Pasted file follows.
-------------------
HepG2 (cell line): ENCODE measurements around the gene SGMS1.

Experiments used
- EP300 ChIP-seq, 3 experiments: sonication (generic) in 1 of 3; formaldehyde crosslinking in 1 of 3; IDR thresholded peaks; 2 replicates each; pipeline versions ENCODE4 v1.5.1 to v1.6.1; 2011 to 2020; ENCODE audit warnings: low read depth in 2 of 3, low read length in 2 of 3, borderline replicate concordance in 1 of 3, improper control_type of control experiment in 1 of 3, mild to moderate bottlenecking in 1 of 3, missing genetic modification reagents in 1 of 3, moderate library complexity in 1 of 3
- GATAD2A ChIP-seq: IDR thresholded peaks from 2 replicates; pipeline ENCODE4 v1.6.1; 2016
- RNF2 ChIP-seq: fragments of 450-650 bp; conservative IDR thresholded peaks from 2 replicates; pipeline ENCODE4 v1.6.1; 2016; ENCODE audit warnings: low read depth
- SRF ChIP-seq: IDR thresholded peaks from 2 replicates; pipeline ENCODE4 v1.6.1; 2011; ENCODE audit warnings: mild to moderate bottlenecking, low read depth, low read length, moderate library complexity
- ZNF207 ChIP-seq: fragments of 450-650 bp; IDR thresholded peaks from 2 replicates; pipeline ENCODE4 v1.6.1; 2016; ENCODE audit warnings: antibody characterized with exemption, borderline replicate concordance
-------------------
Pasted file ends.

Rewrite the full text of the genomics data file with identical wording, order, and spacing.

HepG2 (cell line): ENCODE measurements around the gene SGMS1.

Experiments used
- EP300 ChIP-seq, 3 experiments: sonication (generic) in 1 of 3; formaldehyde crosslinking in 1 of 3; IDR thresholded peaks; 2 replicates each; pipeline versions ENCODE4 v1.5.1 to v1.6.1; 2011 to 2020; ENCODE audit warnings: low read depth in 2 of 3, low read length in 2 of 3, borderline replicate concordance in 1 of 3, improper control_type of control experiment in 1 of 3, mild to moderate bottlenecking in 1 of 3, missing genetic modification reagents in 1 of 3, moderate library complexity in 1 of 3
- GATAD2A ChIP-seq: IDR thresholded peaks from 2 replicates; pipeline ENCODE4 v1.6.1; 2016
- RNF2 ChIP-seq: fragments of 450-650 bp; conservative IDR thresholded peaks from 2 replicates; pipeline ENCODE4 v1.6.1; 2016; ENCODE audit warnings: low read depth
- SRF ChIP-seq: IDR thresholded peaks from 2 replicates; pipeline ENCODE4 v1.6.1; 2011; ENCODE audit warnings: mild to moderate bottlenecking, low read depth, low read length, moderate library complexity
- ZNF207 ChIP-seq: fragments of 450-650 bp; IDR thresholded peaks from 2 replicates; pipeline ENCODE4 v1.6.1; 2016; ENCODE audit warnings: antibody characterized with exemption, borderline replicate concordance